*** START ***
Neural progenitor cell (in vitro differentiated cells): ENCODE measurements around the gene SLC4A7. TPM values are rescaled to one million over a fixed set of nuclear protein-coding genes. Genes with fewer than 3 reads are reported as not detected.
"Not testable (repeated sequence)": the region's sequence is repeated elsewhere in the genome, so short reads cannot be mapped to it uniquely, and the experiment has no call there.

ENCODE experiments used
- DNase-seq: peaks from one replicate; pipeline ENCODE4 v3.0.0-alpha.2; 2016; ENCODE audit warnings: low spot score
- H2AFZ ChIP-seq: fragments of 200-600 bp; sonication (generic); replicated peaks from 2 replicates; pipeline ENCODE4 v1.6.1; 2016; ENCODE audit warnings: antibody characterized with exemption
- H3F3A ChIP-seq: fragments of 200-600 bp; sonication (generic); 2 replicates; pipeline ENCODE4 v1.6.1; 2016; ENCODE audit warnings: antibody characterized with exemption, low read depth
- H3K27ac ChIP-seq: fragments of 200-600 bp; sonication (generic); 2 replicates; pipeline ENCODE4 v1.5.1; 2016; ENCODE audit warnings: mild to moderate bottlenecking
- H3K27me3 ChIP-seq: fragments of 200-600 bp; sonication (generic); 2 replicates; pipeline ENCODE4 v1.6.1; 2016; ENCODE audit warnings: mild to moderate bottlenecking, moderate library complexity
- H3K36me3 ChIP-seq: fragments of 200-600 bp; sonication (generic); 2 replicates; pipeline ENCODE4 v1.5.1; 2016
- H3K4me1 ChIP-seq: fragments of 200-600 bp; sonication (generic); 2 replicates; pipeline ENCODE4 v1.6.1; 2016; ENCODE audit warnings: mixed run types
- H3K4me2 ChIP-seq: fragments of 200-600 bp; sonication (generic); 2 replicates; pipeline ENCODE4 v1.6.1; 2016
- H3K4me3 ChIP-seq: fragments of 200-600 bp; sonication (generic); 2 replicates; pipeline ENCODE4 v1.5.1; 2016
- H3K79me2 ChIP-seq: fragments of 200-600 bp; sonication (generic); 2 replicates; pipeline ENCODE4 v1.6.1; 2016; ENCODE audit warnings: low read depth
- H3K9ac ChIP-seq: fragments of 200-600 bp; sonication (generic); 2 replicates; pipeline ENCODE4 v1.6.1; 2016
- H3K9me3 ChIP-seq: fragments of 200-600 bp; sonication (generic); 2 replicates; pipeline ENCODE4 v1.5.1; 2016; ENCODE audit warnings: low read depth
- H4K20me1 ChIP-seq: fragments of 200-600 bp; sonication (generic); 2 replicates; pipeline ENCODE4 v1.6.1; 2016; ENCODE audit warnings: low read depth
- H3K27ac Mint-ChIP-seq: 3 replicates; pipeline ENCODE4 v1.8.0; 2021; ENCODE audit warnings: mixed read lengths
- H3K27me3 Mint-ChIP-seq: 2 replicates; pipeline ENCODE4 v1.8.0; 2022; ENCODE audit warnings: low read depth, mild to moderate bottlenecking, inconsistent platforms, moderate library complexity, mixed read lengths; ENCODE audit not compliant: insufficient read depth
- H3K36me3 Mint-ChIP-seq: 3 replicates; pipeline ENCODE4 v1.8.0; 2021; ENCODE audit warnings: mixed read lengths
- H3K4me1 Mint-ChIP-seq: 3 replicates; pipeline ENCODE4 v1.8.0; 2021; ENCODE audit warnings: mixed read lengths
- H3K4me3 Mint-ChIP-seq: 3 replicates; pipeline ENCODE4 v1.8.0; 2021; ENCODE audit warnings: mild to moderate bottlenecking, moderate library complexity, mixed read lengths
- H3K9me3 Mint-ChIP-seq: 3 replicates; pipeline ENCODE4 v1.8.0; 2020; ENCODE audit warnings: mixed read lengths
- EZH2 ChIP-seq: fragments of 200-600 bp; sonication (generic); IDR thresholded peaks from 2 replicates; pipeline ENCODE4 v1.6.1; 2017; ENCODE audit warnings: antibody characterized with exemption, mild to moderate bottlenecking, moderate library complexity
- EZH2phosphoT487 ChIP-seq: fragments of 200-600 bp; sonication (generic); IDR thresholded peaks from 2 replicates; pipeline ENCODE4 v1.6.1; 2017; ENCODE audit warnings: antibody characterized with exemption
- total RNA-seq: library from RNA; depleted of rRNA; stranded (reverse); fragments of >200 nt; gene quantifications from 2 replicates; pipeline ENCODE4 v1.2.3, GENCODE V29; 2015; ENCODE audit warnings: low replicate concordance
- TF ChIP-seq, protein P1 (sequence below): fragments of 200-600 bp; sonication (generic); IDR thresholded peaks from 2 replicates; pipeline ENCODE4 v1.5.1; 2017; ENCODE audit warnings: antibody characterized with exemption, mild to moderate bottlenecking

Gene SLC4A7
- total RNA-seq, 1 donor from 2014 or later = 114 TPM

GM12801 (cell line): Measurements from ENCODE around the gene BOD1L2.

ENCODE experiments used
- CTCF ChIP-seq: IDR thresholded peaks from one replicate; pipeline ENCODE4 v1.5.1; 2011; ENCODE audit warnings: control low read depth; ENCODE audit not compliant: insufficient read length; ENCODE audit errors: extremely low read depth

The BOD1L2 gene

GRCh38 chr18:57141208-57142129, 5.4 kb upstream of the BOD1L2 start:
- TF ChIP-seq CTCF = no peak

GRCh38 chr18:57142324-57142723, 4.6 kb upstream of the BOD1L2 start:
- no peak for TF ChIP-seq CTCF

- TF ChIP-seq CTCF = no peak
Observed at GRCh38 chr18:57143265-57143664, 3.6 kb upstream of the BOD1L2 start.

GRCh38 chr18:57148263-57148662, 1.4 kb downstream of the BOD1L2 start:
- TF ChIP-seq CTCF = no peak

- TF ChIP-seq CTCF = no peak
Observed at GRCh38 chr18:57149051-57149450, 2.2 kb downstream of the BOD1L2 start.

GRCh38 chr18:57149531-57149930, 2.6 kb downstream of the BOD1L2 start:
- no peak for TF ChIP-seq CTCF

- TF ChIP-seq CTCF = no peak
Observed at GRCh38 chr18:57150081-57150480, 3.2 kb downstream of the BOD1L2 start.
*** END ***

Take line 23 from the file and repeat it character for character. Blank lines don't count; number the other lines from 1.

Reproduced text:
- EZH2 ChIP-seq: fragments of 200-600 bp; sonication (generic); IDR thresholded peaks from 2 replicates; pipeline ENCODE4 v1.6.1; 2017; ENCODE audit warnings: antibody characterized with exemption, mild to moderate bottlenecking, moderate library complexity